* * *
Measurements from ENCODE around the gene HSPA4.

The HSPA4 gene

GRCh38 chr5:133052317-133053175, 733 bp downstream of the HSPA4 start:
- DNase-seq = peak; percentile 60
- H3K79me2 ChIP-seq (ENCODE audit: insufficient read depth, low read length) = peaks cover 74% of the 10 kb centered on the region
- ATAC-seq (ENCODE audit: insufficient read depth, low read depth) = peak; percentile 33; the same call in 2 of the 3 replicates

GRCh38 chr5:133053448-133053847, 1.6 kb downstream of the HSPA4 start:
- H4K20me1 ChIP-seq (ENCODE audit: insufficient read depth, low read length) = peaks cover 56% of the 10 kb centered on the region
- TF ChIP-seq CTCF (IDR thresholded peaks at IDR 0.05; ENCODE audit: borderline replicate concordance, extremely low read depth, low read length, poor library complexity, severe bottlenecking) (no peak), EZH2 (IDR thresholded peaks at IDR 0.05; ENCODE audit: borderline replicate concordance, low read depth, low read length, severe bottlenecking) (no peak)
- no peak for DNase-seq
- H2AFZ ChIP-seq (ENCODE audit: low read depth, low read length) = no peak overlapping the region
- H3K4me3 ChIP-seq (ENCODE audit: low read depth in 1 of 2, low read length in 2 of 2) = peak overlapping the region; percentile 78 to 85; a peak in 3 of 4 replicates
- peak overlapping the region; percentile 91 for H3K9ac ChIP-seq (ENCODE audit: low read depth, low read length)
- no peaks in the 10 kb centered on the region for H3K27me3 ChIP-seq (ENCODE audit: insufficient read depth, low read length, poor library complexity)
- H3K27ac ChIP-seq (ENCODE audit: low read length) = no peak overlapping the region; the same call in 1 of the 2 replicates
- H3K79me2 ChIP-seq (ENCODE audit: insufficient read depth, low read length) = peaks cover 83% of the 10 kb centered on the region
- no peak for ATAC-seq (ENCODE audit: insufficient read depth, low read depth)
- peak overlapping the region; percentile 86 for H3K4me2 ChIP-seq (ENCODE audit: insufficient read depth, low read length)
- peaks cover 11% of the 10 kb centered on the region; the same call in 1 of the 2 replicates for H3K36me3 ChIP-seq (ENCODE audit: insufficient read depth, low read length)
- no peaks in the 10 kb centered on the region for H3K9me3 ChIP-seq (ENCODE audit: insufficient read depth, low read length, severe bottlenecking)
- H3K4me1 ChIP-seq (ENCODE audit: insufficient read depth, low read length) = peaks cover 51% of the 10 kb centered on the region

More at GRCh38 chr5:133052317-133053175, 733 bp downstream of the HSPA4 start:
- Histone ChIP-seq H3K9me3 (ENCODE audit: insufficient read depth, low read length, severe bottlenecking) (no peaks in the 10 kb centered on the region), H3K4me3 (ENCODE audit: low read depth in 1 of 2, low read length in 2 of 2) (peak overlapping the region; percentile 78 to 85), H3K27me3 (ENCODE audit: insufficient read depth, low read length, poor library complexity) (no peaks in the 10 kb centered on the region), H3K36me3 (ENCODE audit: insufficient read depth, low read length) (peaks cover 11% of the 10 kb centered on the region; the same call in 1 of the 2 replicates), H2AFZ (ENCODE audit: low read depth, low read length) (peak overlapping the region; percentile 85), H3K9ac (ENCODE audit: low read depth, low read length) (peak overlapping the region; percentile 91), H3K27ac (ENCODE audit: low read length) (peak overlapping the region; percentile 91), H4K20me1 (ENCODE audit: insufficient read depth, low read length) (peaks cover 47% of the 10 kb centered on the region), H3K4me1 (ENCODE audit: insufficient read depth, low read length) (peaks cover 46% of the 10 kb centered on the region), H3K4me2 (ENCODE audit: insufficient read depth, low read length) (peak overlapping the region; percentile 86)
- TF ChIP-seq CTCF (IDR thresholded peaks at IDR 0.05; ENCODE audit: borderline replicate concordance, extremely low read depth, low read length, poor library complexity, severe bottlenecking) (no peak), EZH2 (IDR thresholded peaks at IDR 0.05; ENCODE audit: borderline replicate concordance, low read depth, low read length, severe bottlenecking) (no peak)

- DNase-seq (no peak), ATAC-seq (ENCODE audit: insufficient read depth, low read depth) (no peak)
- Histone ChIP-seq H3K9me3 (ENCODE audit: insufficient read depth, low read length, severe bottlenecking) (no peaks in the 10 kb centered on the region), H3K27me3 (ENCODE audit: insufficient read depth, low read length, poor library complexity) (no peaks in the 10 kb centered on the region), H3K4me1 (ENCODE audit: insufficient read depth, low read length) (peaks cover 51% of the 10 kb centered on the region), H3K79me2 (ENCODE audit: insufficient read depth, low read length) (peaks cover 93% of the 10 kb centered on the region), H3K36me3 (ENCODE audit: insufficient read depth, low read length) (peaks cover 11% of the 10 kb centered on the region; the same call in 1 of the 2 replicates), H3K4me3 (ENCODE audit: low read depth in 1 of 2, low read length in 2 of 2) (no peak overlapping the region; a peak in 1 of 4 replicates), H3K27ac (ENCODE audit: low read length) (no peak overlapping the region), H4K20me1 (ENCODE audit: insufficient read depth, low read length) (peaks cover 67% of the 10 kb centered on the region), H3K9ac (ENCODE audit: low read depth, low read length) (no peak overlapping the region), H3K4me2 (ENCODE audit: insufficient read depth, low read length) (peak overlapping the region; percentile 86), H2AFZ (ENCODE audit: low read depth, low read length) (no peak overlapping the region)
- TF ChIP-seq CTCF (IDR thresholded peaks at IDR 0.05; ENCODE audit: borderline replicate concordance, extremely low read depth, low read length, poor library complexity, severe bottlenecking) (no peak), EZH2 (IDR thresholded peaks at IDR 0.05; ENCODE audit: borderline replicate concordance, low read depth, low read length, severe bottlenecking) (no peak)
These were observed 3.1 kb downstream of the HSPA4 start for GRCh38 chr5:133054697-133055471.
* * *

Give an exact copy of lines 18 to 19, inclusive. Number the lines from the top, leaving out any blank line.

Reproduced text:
- peak overlapping the region; percentile 86 for H3K4me2 ChIP-seq (ENCODE audit: insufficient read depth, low read length)
- peaks cover 11% of the 10 kb centered on the region; the same call in 1 of the 2 replicates for H3K36me3 ChIP-seq (ENCODE audit: insufficient read depth, low read length)